BANGKOK: Thailand’s embattled premier will be charged with neglect of duty, anti-graft officials said on Tuesday, as clashes between police and opposition protesters left three dead and dozens wounded in central Bangkok.
The National Anti-Corruption Commission said that if found guilty of the charges—which relate to a controversial rice subsidy scheme—Prime Minister Yingluck Shinawatra could be removed from office.
The announcement came hours after gunfire and explosions shook an area of the city’s historic district just a short walk away from major tourist attractions, as riot police moved to clear sites of protest rallies.
A policeman was shot dead and two civilians were killed, according to the Erawan emergency center. Nearly 60 other people were injured, including one foreigner.
The protesters have staged more than three months of mass street rallies demanding Ying–luck’s resignation.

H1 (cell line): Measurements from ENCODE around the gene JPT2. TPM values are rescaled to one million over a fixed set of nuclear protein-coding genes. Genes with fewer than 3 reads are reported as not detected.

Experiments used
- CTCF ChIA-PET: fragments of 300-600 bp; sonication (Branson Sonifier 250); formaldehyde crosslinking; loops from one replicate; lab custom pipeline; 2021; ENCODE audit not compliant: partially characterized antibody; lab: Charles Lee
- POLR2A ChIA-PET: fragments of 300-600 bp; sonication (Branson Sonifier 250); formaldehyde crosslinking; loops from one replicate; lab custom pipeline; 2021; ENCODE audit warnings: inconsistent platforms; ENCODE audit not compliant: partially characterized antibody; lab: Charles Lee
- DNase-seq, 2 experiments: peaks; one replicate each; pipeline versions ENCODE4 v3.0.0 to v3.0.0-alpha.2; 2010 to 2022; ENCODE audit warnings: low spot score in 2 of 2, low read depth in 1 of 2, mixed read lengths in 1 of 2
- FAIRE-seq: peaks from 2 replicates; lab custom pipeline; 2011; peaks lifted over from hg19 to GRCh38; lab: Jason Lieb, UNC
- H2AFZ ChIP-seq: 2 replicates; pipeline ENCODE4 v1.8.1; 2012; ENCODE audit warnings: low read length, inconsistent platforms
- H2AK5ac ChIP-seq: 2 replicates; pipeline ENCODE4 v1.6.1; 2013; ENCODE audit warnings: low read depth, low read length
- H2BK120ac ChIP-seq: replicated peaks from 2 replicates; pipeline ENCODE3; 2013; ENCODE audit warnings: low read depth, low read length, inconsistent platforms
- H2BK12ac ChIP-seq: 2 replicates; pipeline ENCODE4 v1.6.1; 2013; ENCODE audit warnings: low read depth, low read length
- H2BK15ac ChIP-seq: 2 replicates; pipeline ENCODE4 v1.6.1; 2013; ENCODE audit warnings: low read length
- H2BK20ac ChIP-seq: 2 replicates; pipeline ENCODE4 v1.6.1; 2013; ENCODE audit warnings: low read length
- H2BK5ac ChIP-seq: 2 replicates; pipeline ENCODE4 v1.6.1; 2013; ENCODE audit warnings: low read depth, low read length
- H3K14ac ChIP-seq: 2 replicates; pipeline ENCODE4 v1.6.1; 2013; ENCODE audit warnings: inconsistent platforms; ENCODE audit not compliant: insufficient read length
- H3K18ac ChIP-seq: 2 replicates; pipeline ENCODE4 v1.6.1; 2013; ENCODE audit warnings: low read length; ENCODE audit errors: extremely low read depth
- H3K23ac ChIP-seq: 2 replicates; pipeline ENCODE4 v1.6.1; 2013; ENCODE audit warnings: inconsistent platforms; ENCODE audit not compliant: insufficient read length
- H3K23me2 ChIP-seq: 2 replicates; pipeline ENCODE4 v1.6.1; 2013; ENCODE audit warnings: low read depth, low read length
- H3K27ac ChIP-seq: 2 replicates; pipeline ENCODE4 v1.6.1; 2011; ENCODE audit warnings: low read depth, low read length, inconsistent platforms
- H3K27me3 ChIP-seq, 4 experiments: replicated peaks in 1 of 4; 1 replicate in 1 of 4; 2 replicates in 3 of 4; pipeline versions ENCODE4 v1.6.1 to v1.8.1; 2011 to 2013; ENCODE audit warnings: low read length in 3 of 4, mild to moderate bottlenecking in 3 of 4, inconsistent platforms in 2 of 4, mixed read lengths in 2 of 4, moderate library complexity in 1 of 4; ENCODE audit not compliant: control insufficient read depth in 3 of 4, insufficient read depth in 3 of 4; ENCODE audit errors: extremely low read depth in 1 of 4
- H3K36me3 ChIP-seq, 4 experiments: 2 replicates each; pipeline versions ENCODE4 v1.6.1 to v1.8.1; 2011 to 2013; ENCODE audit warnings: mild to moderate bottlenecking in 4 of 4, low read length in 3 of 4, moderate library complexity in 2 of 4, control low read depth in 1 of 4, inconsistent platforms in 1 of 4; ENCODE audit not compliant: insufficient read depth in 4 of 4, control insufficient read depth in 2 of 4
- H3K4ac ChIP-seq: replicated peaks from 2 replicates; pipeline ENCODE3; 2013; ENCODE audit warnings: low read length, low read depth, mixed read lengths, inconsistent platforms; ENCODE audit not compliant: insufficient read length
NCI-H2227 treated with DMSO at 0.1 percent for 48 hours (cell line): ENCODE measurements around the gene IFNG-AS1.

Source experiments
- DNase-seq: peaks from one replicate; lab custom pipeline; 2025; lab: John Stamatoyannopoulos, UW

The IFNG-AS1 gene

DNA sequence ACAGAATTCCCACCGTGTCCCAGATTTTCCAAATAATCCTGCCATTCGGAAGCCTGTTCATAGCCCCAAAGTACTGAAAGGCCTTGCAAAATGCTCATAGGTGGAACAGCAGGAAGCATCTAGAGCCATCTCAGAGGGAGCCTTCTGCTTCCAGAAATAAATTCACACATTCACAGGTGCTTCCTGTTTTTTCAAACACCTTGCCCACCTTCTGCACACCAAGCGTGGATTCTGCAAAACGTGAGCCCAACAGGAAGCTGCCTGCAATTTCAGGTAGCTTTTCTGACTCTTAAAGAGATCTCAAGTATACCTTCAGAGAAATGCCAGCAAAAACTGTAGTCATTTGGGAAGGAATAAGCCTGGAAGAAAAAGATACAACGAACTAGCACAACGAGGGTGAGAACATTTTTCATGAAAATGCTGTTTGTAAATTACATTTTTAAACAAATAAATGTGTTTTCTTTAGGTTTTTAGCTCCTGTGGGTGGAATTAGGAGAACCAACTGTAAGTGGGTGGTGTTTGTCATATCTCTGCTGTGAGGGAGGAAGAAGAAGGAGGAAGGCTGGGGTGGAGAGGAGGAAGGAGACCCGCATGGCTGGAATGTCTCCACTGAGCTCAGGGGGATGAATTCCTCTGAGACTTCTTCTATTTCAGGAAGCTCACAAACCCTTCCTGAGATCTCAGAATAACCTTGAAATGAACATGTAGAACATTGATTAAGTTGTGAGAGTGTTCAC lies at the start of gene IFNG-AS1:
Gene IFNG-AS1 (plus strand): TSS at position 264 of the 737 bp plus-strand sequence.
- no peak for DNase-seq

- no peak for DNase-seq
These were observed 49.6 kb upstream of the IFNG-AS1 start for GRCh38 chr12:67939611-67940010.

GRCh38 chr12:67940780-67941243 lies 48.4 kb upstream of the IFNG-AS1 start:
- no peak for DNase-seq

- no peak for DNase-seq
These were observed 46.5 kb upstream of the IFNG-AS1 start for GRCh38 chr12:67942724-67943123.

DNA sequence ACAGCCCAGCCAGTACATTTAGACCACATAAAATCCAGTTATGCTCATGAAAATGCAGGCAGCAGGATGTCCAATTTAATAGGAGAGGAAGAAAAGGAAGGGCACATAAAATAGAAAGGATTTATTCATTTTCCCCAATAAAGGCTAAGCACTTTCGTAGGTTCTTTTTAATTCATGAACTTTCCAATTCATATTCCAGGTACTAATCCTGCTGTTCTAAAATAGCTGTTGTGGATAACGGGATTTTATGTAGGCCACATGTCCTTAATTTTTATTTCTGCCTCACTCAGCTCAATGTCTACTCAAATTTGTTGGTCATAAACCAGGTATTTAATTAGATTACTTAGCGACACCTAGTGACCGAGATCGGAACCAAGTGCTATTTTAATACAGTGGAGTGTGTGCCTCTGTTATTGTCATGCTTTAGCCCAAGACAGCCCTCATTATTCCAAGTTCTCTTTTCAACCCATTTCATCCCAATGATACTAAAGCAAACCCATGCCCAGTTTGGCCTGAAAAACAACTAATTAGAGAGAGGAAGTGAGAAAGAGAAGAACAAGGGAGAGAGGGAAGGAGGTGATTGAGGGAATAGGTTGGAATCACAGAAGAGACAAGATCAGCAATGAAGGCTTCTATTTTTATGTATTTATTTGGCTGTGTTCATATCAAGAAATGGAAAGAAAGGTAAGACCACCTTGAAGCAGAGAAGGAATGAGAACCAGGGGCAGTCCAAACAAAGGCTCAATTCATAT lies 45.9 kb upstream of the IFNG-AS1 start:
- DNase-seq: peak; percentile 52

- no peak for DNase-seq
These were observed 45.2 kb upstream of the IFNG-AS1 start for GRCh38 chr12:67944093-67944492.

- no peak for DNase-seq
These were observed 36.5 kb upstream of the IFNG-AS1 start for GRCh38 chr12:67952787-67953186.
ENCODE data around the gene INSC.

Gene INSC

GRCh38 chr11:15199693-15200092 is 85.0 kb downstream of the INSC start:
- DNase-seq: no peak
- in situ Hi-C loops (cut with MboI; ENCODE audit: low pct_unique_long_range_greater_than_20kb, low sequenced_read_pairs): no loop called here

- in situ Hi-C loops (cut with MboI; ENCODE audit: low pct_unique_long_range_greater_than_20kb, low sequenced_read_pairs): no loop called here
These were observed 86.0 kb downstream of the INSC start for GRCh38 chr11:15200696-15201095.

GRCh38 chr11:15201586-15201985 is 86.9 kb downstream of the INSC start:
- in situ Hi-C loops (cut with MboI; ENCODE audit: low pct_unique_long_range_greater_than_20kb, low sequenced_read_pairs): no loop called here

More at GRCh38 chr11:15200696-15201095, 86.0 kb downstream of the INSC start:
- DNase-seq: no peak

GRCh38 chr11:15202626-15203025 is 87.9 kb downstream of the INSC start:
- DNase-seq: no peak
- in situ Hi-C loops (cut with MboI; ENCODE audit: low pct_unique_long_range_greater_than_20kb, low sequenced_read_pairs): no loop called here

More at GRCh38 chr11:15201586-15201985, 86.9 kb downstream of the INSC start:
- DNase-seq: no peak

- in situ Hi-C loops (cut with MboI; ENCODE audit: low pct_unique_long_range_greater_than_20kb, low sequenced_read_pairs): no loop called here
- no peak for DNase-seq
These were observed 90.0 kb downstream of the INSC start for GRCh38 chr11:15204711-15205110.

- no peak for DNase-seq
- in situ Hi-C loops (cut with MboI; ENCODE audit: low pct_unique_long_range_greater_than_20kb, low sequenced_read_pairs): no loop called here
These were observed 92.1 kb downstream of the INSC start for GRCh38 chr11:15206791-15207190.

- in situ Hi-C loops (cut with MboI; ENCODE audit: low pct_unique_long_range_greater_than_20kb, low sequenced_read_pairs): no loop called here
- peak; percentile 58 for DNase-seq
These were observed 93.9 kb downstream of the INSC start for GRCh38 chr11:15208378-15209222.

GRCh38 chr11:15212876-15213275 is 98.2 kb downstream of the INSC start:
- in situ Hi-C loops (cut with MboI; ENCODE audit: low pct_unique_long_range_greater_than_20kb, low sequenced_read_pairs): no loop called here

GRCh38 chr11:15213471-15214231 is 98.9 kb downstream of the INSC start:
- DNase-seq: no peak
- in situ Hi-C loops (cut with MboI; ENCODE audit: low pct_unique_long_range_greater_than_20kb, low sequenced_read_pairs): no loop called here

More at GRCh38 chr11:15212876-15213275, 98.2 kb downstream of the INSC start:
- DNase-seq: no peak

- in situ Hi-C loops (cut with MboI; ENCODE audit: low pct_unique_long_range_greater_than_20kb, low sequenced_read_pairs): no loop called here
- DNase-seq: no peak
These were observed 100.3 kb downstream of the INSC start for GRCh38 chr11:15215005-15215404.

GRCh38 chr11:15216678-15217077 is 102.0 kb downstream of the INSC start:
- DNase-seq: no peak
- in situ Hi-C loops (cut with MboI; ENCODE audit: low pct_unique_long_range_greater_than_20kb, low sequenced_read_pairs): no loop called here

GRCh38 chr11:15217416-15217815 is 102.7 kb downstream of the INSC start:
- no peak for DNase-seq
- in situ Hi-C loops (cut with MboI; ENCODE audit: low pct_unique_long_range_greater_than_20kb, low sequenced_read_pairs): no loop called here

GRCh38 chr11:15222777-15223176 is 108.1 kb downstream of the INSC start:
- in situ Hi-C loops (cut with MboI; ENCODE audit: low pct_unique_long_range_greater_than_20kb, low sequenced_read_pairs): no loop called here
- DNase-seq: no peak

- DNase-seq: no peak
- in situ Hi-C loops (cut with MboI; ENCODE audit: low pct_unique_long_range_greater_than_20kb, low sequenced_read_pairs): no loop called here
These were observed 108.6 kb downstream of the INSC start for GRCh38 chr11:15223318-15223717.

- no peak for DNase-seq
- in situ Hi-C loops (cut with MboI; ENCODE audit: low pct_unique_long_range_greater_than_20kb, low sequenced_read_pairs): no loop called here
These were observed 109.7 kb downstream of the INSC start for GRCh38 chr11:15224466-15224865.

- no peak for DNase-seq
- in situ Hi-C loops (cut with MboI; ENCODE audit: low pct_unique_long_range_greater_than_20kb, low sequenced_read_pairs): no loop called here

Police launched another operation to reclaim besieged government buildings and clear rally sites in the capital on Tuesday, tearing through razor wire and sandbag barri–cades near the city’s Democracy Monument.
They met fierce resistance from protesters and were eventually forced to retreat amid volleys of gunfire. It was unclear who was shooting.
Around 150 opposition demonstrators were arrested at a different rally site at an energy ministry complex in the capital on charges of violating a state of emergency—the first mass detentions during the current protests began.
The National Anti-Corruption Commission said Yingluck had ignored warnings that the flagship rice policy was fostering corruption and causing financial losses. It summoned her to hear the charges on February 27.
Demonstrators have blocked major intersections in a self-styled “shutdown” of the capital, although attendance has dropped sharply compared with December and January—when at the peak tens, or even hundreds, of thousands of people took to the streets.
Yingluck’s government held a general election on February 2 to try to ease tensions but the opposition boycotted the vote, saying it would not end the long-running political crisis.